Sorcery (As-Sihr)

The meaning of As-Sihr in the Arabic language is that whose cause is subtle or invisible. In the terminology of Islam, the meaning is various forms of spells, incantations or knots (or other physical items) which have effects on the heart and the body. They can cause illness, death or separation between husband and wife.

The Mu'tazilah (one of the groups who deviated in issues of Aqidah) rejected the existence of sorcery and sometimes ruled with kufr against anyone who claimed its existence. They claimed it is nothing but hallucination and imagination. As for the mainstream Muslims (Ahlus-Sunnah wa Al-Jamaa), we say that sorcery is real, it really takes place and when it occurs, Allah creates whatever He wishes. Thus, its effects do not come from the stars, the talismen, the knots or the sorcerer, rather Allah brings about whatever He wishes upon the occurrence of those things. Allah said speaking about the Jews:

{And when a Messenger came to them from Allah verifying that which was in their possession a group of those who had been given the book before threw the Book of Allah behind their backs as if they did not know (101) And they followed that which the devils had taught to the kingdom of Sulaiman. Sulaiman did not disbelieve but the devils disbelieved teaching the people sorcery and that which was sent down to the two angels Harut and Marut. And those two did not teach anyone until first saying: "We are nothing but a test for you so do not disbelieve." And they learn from them that with which they separate a man from his spouse. And they bring harm to no one except by Allah's permission. And they learn that which harms them and does not benefit them. And they know that whoever made this transaction has no share in the hereafter. How evil is that for which they have sold themselves, if they only knew.} Al-Baqarah: 101-102

And, in Al-Falaq:

{And (I seek refuge) from the chanters over the knots.} Al-Falaq: 4

This is a reference to one of the methods of sorcery in the time of the Prophet (sas) - the tying of knots and the reciting of incantations over them. If there was no real effect from this, we would not have been ordered to seek refuge in Allah from it. The verses from Al-Baqarah make it very clear that Allah has allowed for these things to have real effects.

Furthermore, the Prophet (sas) himself was affected by sorcery which was done against him, but Allah aided him against it.

On the authority of Aisah (raa): Allah Messenger was bewitched such that he thought that he had done something but had not really done it and he said to her one day: "Two angels came to me and one sat by my head and the other at my feet and one said: 'What ails this man?' The other said: 'Sorcery has been done against him.' The other said: 'And who is the sorcerer?' The other said: 'Lubaid ibn Al-A'sam with a comb and and object in the well of Dhi Arwaan."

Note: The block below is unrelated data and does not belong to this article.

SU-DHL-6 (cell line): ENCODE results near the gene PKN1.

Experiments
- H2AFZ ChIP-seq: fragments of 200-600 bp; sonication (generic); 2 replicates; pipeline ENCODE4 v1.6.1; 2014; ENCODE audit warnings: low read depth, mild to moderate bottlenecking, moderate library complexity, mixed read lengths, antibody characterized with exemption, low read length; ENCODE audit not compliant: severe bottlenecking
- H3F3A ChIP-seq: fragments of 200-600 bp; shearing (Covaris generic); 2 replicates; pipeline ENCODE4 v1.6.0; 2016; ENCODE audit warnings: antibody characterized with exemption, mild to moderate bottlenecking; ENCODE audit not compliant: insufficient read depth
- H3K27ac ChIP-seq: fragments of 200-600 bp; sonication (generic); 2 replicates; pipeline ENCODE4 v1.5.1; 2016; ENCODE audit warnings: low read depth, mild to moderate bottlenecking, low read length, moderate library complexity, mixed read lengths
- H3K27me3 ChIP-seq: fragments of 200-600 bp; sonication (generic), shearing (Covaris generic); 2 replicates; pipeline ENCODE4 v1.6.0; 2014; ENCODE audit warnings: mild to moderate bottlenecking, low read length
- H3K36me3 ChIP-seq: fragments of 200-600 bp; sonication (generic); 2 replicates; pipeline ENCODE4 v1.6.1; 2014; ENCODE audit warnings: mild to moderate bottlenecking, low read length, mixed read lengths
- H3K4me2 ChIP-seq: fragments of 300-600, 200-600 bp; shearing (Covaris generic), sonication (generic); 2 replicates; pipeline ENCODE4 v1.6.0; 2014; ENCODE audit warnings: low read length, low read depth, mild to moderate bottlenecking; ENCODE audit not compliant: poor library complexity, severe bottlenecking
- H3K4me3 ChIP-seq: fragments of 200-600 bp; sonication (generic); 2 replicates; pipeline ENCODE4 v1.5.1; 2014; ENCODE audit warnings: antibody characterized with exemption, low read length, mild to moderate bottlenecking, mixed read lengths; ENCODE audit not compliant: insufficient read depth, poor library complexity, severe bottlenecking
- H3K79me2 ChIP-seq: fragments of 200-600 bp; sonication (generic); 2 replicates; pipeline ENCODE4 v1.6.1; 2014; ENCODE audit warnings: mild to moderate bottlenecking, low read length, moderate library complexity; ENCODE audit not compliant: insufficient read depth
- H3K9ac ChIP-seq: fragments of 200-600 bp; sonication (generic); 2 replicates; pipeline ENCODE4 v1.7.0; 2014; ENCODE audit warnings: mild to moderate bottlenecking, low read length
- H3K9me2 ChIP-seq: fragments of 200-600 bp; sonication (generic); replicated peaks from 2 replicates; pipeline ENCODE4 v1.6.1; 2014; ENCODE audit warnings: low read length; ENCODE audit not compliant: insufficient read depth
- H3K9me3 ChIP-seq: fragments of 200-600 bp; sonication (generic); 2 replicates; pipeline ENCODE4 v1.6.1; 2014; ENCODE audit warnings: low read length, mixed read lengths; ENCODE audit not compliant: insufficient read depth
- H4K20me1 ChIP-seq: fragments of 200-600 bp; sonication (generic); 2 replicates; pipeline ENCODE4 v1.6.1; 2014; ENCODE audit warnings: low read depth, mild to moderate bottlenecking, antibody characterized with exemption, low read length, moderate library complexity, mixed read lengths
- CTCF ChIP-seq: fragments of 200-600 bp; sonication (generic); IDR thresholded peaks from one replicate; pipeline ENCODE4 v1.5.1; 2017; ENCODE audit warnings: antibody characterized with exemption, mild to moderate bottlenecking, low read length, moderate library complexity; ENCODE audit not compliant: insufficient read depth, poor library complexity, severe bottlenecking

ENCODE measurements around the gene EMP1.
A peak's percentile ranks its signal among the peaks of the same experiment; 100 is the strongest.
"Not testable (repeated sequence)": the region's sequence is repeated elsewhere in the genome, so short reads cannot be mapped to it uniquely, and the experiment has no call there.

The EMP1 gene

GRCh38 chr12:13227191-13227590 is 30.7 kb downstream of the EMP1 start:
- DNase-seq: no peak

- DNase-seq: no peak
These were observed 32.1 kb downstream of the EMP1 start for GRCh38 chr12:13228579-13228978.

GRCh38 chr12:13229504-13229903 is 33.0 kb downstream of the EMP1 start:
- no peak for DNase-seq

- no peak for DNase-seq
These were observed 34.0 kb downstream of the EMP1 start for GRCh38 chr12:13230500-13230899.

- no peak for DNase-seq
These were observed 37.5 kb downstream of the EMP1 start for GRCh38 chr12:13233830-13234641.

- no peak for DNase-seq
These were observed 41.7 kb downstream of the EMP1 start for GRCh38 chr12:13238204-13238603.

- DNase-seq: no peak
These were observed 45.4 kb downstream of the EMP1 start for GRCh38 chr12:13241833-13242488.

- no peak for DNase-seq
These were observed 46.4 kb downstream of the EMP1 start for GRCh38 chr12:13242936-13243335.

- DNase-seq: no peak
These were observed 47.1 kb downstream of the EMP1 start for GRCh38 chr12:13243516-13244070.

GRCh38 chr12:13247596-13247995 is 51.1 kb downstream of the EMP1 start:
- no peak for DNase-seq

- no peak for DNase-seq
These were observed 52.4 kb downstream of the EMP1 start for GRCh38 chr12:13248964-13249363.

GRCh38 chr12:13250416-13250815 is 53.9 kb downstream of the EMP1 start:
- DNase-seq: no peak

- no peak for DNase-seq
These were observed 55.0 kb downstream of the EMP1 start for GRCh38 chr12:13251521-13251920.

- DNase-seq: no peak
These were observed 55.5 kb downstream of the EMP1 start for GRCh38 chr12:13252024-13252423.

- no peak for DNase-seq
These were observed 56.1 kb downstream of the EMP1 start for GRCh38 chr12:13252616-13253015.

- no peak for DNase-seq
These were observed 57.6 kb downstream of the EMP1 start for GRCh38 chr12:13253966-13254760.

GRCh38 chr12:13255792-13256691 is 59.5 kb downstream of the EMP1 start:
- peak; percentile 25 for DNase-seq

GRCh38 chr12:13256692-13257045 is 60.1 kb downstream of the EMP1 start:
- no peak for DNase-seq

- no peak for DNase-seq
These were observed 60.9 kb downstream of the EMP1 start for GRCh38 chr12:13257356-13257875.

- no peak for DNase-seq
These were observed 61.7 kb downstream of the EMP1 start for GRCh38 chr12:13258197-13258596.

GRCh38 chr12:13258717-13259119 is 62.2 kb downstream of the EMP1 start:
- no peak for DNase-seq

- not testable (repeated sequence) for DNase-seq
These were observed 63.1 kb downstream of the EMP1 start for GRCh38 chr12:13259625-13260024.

Sorcery is forbidden in the unanimous opinion of the scholars - not just in Islam, but in the messages of ALL of the messengers of Allah. See the previous verses from Al-Baqarah for this.

{And they know that whoever made this transaction has no share in the hereafter. How evil is that for which they have sold themselves, if they only knew.}

{And the sorcerer will never succeed no matter what they achieve.} Taha: 69

And, in a hadith found in both Muslim and Bukhari, the Prophet (sas) said: "Stay away from the seven which destroy..." and he mentioned among them shirk against Allah and sorcery.

Rulings regarding the Sorcerer

There is no difference of opinion that the sorcerer - if he commits during is sorcery that which removes one from Islam - deserves the death penalty as an apostate. There is also no difference of opinion that if he kills someone with his sorcery that he is to be killed for murder. The difference of opinion which exists is in the absence of both if these issues.

Some among the salaf (the righteous first generations) said that such a one is a disbeliever and is to be killed for apostation. This is the opinion of Malik, Ahmad and Abu Hanifa.

Ash-Shafi'i said: When someone learns sorcery we say to them: "Describe to use your sorcery." So, if he describes something which is disbelief such as believing in appeasing the seven stars or that the stars are the source of what is being sought, then he is a disbeliever as above. Even without this, if he believes that sorcery is lawful in Islam, he is also a disbeliever.

Also, some scholars in the Hanafi school differentiated between one who learned sorcery in order to avoid it or to defend against it as opposed to one who learns it believing that it is lawful, believing that he can get some benefit from it or believing that the devils will do his bidding - this latter one is definitely a disbeliever.